A sample of the poet Ron Whitehead — who also featured on Blaak Heat Shujaa‘s late-2012 debut EP for Tee Pee Records, The Storm Generation (review here) — comes to clarity just in time for the gonzo Boomer poet to let us all know that, “America is an illusion” (that may be, but it’s an illusion with an army of flying killer robots), and from there, the youngin’ desert transplants embark on a low-end-heavy freakout topped with sweet surf rock guitars and set to use in intricate, sometimes surprisingly jagged, rhythmic dances. Mario Lalli of Fatso Jetson guests, Scott Reeder produced. Review is forthcoming, but till then, there’s more info here.
11. Devil to Pay, Fate is Your Muse (April 9)
Fate is Your Muse serves not only as Indianapolis rockers Devil to Pay‘s Ripple Music debut, but also as the double-guitar foursome’s first outing since 2009′s Heavily Ever After. With tales of lizardmen attacks and the alleged end of the world, it’s got its fair share of personality, and set to the chugging riffs, melodic vocals and straightforward heavy grooves, that personality still goes a long way. I’ll have a review up before this week is out (I hope), but still, I wanted to make sure to include Devil to Pay here too, since their songs command both attention and respect. To wit, I just can’t seem to get “This Train Won’t Stop” out of my head. Video and info here.
12. Cough & Windhand, Reflection of the Negative Split (April 15)
Virginian doomers Cough and Windhand share a hometown in Richmond, a love of volume, a bassist in Parker Chandler and now a label in Relapse Records, so yeah, a split makes sense. Reflection of the Negative will be Windhand‘s first release through Relapse ahead of their sophomore full-length, scheduled for later this year (info here). For Cough, this split marks their first outing since 2010′s An Introduction to the Black Arts split with UK masters The Wounded Kings (review here), and they’ll present the 18-minute “Athame,” while Windhand bring forth “Amaranth” and “Shepherd’s Crook.” More info here.
13. Uncle Acid and the Deadbeats, Mind Control (April 15)
What the last Uncle Acid and the Deadbeats album, 2011′s Blood Lust (semi-review here), did so well was capture the atmosphere and the grainy imagery of late ’60s/early ’70s psychedelic horror and put it into audio form. For that, Blood Lust earned massive praise, but I still think that without the central core of songwriting underneath the genre trappings, it would’ve fallen flat. When it comes to Mind Control, the question waiting to be answered is if the band wants to stick to the blueprint they’ve established or go brazenly into uncharted weirdness. I’m not really sure they can lose, either way. Info and music here.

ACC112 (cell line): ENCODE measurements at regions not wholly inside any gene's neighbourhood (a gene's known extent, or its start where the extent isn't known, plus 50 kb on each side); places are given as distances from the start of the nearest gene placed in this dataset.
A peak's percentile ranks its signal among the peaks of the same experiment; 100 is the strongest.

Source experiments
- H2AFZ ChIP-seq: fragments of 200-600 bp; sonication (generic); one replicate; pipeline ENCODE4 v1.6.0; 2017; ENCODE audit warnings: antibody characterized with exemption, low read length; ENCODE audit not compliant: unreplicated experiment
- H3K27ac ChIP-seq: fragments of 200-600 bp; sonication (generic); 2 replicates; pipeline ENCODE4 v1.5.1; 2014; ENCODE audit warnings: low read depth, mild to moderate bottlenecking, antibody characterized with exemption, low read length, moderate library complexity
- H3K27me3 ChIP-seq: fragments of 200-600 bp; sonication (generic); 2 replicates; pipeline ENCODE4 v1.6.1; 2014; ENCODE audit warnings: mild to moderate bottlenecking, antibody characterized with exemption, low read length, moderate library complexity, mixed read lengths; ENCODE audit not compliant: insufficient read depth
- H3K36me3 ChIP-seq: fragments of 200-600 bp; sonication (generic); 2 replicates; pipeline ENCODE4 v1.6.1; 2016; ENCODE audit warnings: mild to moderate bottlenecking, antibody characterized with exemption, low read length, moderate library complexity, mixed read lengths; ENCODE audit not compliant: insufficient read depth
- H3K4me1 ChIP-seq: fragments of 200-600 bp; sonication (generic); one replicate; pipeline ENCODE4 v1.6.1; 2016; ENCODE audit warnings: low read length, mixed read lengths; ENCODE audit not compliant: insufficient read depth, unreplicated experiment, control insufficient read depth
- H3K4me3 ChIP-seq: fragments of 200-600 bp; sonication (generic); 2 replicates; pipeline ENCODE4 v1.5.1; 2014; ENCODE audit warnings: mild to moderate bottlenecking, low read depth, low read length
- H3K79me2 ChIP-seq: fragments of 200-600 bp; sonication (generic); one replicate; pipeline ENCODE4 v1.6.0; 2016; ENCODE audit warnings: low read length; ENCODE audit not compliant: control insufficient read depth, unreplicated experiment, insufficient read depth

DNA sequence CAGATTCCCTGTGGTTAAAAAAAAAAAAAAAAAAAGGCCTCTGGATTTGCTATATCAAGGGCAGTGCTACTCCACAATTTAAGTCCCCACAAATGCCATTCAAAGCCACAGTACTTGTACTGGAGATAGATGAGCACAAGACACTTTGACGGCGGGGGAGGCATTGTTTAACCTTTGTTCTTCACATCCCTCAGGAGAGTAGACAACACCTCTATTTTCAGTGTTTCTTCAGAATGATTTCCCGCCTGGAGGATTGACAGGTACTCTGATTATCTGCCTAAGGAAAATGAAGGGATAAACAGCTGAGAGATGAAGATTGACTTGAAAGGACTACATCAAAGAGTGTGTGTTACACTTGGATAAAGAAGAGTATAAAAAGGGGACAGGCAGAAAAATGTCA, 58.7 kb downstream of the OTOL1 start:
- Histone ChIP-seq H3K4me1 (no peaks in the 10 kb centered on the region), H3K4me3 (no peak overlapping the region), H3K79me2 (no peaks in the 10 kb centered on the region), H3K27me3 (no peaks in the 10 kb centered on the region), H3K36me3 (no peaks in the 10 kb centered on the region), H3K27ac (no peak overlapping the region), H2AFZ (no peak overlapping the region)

14. Kadavar, Abra Kadavar (April 16)
Their debut on new label Nuclear Blast and the quick-arriving answer to my pick for 2012 debut of the year, Abra Kadavar arrives with plenty of anticipation leading the way. The retro-rocking German trio have their work cut out for them in following that self-titled, but however it turns out in the comparison, it will be fascinating to learn how Kadavar develops the band’s sound and whether or not they prove able to push the boundaries of their aesthetic while simultaneously setting a new standard for promo photos. New video here.
15. Spiritual Beggars, Earth Blues (April 16)
I guess when it comes to these long-running Swedes, everybody’s got their favorite lineup, their favorite tunes, etc., but for me, I’m just impressed that Michael Amott — now more than 20 years on from starting Spiritual Beggars as a side-project while still in grindcore pioneers Carcass — still has any interest in keeping the classic rock Hammond-loving outfit grooving. Their last outing, 2010′s Return to Zero (review here), was the first to feature vocalist Apollo Papathanasio, formerly of Firewind, and though those songs were solid, I wouldn’t be surprised if they’re more settled in on Earth Blues when it drops via InsideOut Music on April 16. More info on the forum.